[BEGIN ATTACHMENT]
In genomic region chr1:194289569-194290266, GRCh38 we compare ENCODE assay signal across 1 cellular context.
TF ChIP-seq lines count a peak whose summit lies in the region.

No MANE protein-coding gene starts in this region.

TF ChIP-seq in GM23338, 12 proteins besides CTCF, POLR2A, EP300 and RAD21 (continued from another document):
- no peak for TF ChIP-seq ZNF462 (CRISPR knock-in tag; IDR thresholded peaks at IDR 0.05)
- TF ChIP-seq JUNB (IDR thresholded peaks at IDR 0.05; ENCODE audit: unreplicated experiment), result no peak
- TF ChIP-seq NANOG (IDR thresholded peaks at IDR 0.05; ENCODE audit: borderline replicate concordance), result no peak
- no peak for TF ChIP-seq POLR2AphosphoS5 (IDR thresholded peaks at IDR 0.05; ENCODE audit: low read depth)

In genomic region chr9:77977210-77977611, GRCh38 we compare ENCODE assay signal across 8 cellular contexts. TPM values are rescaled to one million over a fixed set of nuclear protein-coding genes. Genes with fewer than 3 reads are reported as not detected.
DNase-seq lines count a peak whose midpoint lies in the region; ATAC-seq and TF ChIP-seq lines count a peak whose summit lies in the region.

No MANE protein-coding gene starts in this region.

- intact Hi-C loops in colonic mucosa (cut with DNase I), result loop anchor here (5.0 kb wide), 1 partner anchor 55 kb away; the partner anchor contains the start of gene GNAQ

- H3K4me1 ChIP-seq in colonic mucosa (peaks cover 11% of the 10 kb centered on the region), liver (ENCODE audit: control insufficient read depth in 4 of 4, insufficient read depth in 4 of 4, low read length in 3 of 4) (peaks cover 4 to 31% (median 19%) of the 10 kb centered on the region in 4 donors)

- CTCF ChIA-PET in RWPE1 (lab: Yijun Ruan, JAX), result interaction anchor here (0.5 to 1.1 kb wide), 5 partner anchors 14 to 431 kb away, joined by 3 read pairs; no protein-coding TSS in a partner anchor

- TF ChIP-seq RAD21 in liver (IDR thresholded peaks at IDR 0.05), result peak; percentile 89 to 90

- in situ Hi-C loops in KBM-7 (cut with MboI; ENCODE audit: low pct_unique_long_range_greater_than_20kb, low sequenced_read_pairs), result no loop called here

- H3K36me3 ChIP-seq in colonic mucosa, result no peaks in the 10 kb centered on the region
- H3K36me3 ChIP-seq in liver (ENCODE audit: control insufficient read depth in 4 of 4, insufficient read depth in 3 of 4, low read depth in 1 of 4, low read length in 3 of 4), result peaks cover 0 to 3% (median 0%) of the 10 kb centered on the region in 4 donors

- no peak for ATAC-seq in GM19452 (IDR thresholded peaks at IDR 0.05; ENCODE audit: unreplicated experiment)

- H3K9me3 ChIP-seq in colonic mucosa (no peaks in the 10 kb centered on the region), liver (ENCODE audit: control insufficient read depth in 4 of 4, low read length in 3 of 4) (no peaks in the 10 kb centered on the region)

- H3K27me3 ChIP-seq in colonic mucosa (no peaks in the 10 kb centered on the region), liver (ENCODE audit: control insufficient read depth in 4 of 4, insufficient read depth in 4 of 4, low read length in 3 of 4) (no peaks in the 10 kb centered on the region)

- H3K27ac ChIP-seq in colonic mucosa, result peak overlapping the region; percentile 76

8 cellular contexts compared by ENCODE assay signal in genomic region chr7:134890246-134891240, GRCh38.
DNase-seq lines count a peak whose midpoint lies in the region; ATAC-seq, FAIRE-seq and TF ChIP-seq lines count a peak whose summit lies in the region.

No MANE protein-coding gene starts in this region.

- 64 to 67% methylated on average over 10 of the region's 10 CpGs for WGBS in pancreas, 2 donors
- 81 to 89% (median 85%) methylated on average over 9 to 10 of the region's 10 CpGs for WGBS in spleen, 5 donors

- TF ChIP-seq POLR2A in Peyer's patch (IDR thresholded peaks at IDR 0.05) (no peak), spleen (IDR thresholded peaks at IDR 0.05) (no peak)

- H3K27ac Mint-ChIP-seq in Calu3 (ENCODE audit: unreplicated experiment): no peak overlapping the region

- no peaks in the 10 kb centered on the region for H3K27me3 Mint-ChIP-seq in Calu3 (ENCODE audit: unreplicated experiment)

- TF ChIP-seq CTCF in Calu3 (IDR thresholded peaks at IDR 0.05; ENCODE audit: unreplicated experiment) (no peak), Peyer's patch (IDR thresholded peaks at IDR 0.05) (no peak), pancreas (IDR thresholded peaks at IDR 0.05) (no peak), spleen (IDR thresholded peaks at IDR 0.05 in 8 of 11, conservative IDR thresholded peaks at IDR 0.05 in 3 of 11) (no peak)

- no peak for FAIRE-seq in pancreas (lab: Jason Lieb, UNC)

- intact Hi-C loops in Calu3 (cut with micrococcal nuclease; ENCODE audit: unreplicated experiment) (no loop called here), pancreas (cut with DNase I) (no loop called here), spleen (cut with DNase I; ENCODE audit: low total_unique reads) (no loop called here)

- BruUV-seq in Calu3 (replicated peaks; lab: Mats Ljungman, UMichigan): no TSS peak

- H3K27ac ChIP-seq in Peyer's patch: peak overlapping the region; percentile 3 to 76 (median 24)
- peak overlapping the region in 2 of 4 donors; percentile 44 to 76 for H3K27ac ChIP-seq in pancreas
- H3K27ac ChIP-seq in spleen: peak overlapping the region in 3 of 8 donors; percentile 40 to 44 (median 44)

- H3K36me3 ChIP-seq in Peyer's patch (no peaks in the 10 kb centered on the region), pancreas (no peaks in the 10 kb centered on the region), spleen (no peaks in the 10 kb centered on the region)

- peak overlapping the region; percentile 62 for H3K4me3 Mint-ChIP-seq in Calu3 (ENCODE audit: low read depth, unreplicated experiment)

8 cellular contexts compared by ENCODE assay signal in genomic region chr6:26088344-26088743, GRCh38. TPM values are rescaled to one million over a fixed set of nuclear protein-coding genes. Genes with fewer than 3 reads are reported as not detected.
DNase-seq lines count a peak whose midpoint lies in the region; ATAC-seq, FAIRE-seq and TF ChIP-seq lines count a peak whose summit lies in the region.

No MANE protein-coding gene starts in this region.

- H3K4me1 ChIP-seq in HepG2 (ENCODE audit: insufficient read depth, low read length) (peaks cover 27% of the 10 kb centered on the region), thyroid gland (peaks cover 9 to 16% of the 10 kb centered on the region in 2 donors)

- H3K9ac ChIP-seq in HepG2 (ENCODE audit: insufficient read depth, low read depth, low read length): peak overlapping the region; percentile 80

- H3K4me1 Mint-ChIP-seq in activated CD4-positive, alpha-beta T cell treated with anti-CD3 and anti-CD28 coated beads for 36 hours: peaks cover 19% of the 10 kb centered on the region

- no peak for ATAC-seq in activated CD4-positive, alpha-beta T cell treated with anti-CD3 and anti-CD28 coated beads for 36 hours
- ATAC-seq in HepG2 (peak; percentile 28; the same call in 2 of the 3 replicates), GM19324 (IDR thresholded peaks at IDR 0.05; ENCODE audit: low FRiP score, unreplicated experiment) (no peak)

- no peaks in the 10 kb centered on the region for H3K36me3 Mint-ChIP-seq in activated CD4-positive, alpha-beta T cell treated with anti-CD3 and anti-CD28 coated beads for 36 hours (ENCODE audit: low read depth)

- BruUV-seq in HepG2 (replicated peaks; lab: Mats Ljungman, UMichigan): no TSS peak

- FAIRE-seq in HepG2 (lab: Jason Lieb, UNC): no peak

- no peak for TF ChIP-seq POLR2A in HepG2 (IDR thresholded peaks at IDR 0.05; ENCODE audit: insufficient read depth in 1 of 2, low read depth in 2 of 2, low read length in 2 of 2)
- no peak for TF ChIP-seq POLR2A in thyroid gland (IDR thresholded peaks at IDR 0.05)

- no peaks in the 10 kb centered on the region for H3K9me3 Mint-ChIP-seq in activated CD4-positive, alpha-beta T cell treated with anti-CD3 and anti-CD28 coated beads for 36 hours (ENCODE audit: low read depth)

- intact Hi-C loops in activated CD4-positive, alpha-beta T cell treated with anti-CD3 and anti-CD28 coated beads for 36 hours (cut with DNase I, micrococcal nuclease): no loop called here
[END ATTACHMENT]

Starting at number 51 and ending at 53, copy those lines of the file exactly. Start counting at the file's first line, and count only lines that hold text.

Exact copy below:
- no peak for TF ChIP-seq POLR2A in HepG2 (IDR thresholded peaks at IDR 0.05; ENCODE audit: insufficient read depth in 1 of 2, low read depth in 2 of 2, low read length in 2 of 2)
- no peak for TF ChIP-seq POLR2A in thyroid gland (IDR thresholded peaks at IDR 0.05)

- no peaks in the 10 kb centered on the region for H3K9me3 Mint-ChIP-seq in activated CD4-positive, alpha-beta T cell treated with anti-CD3 and anti-CD28 coated beads for 36 hours (ENCODE audit: low read depth)